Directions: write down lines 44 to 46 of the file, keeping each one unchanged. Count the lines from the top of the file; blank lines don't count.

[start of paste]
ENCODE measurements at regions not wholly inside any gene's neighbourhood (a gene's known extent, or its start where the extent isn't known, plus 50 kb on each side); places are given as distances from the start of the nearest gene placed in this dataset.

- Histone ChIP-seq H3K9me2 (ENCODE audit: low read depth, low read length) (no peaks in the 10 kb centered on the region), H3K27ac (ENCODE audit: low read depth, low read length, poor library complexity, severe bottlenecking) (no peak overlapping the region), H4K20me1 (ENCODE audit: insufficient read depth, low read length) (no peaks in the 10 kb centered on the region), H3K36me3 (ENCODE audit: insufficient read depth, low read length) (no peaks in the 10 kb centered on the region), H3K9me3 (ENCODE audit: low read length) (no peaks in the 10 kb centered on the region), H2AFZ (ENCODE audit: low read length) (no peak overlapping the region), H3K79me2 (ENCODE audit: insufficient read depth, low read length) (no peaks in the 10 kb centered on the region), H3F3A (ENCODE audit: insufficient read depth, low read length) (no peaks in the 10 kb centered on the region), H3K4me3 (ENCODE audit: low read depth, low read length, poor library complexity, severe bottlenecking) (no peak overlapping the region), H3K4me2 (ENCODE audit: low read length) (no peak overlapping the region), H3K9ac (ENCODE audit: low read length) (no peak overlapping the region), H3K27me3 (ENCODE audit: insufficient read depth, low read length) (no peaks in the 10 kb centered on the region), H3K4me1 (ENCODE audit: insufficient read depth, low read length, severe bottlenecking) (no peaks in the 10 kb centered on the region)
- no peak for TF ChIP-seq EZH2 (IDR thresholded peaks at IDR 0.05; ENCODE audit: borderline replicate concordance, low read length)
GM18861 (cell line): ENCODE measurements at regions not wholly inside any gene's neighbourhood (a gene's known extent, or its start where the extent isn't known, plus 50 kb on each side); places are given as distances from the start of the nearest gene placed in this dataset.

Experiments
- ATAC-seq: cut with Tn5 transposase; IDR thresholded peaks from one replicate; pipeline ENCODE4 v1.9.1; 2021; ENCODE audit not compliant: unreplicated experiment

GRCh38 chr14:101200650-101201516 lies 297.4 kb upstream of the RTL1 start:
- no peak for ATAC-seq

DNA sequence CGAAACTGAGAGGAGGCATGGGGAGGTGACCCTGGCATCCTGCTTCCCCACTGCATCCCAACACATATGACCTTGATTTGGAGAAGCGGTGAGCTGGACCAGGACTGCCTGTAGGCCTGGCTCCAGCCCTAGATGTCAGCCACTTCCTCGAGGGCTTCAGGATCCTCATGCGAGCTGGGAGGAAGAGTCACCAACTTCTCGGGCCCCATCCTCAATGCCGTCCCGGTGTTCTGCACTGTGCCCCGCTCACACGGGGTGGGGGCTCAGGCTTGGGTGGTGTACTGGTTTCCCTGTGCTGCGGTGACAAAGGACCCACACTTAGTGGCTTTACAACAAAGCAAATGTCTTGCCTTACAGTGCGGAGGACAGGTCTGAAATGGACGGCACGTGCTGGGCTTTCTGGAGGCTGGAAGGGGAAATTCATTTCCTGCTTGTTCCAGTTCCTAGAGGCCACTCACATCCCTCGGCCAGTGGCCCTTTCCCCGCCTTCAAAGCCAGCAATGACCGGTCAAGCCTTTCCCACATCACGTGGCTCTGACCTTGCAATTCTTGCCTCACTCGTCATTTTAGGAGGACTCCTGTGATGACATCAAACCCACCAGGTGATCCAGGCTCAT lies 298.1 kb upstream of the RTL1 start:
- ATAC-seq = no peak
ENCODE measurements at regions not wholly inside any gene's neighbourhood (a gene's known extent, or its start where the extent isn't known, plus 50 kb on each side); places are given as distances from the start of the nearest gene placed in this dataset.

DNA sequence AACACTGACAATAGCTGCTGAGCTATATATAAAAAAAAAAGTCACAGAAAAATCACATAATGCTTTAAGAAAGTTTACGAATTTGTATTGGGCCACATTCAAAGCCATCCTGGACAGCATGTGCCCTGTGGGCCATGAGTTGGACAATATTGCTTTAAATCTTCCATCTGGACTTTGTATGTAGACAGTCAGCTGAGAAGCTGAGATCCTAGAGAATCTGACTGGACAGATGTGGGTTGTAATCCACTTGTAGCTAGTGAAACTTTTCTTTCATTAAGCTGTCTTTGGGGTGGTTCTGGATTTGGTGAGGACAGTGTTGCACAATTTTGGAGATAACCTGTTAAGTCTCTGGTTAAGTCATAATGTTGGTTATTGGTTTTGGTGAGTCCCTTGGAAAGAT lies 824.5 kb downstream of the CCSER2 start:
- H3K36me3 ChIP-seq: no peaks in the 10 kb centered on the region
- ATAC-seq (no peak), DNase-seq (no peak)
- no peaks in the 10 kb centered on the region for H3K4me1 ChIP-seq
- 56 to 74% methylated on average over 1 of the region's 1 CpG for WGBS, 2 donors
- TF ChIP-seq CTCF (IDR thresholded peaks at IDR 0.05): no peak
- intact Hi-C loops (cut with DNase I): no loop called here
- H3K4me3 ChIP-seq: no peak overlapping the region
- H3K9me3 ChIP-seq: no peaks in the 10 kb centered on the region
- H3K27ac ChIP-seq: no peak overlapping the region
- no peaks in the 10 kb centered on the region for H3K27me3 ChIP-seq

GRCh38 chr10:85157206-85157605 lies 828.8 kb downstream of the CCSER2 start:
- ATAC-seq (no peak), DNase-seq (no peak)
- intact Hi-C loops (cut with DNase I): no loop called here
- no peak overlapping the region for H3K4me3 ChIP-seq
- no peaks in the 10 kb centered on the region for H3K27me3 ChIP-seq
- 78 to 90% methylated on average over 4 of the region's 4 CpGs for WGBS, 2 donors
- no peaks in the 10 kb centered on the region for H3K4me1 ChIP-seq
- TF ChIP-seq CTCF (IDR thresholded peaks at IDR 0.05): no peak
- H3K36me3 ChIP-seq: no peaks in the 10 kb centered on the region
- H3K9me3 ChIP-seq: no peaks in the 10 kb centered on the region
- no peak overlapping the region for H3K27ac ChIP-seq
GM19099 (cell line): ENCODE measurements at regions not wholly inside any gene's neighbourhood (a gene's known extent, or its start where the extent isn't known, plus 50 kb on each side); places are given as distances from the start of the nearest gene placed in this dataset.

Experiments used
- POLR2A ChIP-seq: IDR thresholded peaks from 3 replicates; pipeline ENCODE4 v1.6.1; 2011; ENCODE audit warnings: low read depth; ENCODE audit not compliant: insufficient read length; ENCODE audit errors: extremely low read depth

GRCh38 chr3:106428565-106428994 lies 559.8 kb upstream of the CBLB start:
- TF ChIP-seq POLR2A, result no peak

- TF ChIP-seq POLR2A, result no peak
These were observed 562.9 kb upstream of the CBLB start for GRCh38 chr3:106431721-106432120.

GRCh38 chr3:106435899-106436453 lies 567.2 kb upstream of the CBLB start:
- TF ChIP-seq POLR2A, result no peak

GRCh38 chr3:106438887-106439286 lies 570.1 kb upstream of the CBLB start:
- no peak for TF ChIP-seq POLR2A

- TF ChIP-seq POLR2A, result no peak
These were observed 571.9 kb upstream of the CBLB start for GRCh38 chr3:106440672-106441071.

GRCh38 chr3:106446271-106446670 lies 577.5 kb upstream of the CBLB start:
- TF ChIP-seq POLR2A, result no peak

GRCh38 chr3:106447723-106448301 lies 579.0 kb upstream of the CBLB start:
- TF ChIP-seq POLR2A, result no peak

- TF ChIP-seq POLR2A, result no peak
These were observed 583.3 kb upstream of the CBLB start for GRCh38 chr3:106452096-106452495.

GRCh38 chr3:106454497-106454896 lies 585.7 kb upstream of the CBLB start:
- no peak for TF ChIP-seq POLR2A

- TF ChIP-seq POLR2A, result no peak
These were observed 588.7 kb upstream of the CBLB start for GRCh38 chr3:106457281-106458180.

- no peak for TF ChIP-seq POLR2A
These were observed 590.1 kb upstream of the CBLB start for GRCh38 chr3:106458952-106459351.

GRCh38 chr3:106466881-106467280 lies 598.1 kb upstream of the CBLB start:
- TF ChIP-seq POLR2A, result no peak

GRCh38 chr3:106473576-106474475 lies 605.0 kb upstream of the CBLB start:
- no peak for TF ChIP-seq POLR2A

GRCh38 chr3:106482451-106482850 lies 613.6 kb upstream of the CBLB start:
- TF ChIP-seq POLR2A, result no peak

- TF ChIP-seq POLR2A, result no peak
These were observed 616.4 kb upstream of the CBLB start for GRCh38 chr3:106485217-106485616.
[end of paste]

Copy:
- no peak for TF ChIP-seq POLR2A

- TF ChIP-seq POLR2A, result no peak
These were observed 571.9 kb upstream of the CBLB start for GRCh38 chr3:106440672-106441071.